Historians credit Braid (1795-1860) as both the first researcher of psychosomatic medicine and the father of modern theories of hypnotherapy. → Read more

TIME, OCTOBER 22, 1973

Estimated reading time: 3 minutes, 18 seconds.

A shy, gap-toothed young woman arrives at the simple home of a doctor in Phoenix, Ariz. She says she is em­barrassed about her teeth and bashful with men. Then, with sudden force and apparent malice, the doctor commands her to practice spurting water through her teeth until she is sure she can hit the young man who often meets her at the office watercooler. Soon after, the woman carries out her mission. The next day, the young man lies in wait for her with a water pistol. Eventually they marry. Her problem seems to have van­ished magically.

This and many other oddly simple cures are credited to the foxy grandpa of American hypnotism, Milton H. Er­ickson. At 71, Erickson stands in the forefront of a revival of hypnotherapy -in eclipse since Freud rejected it as too superficial and impermanent. “Er­ickson is the most innovative practi­tioner of hypnosis since Mesmer,” says Dr. Thomas Hackett, chief of the psy­chiatric consultation service at Mas­sachusetts General Hospital. Although Erickson sometimes uses deep hypnotic trances to work his will on his psy­chiatric patients, he often limits him­self to straightforward commands. He does not, however, explain the exact cures. → Read more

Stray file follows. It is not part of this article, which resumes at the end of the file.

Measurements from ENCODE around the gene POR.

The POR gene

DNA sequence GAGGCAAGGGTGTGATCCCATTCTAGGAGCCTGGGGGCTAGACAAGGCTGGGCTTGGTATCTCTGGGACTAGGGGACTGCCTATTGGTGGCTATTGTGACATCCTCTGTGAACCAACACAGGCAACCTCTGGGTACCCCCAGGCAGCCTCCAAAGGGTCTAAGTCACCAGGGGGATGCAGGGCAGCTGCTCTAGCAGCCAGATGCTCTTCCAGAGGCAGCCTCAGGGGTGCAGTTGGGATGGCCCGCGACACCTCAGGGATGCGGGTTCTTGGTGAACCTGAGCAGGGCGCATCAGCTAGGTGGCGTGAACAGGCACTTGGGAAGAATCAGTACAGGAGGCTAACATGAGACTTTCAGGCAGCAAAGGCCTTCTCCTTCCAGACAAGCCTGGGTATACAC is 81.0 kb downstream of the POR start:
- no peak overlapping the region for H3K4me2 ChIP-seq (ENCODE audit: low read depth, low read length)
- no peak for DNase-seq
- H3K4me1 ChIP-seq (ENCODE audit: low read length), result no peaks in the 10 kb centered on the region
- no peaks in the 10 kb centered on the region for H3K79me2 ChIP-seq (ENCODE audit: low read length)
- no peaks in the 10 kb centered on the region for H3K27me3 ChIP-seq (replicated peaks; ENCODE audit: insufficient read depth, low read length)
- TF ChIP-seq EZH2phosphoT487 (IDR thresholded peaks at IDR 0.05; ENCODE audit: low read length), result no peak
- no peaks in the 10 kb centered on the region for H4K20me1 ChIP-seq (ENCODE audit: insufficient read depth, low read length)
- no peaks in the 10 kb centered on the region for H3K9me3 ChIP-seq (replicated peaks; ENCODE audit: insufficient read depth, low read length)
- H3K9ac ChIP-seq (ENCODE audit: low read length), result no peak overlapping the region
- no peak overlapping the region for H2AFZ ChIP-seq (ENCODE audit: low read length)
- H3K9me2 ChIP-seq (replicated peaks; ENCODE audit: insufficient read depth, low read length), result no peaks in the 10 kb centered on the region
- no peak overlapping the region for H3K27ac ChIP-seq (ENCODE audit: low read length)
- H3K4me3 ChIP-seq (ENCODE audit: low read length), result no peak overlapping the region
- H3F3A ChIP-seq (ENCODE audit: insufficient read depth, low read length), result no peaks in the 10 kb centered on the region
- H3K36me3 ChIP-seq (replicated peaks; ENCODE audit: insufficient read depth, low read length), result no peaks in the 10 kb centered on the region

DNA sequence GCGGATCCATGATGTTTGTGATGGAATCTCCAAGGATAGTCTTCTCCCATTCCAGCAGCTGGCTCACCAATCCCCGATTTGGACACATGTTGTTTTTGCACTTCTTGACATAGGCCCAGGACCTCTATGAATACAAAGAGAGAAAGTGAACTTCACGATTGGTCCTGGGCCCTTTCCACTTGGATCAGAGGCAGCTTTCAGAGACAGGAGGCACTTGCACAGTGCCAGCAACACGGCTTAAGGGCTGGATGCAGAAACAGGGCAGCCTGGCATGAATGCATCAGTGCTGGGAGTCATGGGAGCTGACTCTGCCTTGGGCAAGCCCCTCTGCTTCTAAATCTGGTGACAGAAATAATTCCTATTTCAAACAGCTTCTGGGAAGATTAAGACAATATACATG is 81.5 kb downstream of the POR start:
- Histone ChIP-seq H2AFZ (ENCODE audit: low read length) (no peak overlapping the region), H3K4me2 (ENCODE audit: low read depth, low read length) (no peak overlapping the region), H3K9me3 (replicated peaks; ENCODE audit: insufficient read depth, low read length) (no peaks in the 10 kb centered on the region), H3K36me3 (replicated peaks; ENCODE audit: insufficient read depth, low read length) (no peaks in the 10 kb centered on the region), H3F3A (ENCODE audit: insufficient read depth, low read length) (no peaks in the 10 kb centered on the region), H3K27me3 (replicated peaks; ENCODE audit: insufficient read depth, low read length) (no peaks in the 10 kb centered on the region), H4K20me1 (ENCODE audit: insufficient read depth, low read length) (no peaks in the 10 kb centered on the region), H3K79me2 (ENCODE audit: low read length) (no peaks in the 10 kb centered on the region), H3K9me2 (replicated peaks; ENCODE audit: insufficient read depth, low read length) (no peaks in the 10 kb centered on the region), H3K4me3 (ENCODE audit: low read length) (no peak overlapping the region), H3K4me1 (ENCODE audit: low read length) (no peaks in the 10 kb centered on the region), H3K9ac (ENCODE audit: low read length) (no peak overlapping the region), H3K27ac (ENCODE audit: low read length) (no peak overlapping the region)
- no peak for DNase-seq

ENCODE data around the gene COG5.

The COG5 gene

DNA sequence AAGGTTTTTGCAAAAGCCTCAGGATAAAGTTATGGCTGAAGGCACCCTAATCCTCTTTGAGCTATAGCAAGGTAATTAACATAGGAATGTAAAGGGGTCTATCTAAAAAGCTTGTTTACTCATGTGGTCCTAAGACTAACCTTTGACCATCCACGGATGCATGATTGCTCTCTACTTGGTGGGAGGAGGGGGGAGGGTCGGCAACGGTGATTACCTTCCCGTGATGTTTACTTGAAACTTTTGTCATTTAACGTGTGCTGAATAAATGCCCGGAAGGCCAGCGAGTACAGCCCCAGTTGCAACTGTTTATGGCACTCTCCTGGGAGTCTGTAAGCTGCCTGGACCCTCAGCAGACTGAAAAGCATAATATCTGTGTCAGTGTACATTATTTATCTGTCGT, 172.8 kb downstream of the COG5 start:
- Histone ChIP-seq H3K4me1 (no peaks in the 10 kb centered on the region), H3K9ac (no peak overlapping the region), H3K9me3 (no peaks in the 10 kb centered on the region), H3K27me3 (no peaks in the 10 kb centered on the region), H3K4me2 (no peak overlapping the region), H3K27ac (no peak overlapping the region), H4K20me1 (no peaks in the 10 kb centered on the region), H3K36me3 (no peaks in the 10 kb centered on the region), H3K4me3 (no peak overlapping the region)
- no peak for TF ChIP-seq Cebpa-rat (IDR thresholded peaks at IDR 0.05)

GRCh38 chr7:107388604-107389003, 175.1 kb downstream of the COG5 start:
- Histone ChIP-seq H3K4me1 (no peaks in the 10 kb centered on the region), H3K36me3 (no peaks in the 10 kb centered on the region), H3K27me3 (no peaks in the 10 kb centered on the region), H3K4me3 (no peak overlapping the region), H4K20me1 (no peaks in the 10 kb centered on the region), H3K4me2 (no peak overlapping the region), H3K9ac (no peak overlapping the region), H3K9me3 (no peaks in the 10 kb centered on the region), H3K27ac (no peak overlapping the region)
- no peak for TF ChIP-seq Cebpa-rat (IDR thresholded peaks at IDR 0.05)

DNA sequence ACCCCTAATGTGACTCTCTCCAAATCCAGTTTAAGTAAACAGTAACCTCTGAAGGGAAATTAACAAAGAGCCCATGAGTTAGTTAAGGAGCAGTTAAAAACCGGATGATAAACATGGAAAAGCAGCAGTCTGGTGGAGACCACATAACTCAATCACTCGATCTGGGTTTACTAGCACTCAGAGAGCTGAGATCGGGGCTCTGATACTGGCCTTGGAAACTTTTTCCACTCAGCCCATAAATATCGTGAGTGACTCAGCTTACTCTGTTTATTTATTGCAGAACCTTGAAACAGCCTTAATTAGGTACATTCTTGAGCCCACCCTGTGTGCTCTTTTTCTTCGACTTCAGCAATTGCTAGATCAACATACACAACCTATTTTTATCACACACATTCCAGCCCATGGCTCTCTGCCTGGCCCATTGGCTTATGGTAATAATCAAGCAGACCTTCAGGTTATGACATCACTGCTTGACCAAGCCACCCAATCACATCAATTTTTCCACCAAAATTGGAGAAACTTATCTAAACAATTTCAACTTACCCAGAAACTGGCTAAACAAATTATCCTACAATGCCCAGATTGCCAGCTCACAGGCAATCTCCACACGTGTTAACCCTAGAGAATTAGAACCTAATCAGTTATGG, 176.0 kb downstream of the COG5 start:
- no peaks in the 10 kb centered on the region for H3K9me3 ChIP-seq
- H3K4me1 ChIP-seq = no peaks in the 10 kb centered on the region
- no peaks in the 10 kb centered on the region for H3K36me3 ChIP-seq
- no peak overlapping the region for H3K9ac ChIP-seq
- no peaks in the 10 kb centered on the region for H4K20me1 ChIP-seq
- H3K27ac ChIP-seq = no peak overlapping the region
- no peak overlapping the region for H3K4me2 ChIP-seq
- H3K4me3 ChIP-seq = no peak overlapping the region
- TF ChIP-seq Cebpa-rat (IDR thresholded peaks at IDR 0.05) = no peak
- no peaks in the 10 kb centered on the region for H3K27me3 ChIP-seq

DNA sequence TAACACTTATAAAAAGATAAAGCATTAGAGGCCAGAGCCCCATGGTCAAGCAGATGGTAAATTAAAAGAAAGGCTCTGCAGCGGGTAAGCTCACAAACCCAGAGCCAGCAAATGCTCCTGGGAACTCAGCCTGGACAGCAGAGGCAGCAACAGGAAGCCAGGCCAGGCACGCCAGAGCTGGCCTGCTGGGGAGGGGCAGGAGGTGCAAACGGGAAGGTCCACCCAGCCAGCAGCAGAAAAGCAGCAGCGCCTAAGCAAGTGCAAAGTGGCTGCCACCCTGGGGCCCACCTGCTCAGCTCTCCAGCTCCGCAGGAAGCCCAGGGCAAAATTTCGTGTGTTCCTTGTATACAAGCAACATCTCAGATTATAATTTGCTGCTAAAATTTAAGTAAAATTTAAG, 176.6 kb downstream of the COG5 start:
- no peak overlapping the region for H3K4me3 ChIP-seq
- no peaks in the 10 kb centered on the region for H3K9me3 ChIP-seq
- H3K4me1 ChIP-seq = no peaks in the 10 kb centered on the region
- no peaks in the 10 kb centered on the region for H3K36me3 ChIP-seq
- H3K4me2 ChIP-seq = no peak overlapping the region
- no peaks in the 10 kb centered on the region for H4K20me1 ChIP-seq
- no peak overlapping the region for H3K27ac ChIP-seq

THE MICRODYNAMICS OF SUGGESTION By Milton H. Erickson & Ernest Rossi

Once Erickson has fixated and focused a patient’s attention with a question or general context of interest (e.g., ideally, the possibility of dealing with the patient’s problem), he then introduces a number of approaches designed to depotentiate conscious sets. By this we do not mean there is a loss of awareness in the sense of going to sleep; we are not confusing trance with the condition of sleep. In trance there is a reduction of the patient’s foci of attention to a few inner realities; consciousness has been fixated and focused to a relatively narrow frame of attention rather than being diffused over a broad area, as in the more typical general reality orientation (Shor, 1959) of our usual everyday awareness. When fixated and focused in such a narrow frame, consciousness is in a state of unstable equilibrium; it can be “depotentiated” by being shifted, transformed, or bypassed with relative ease. → Read more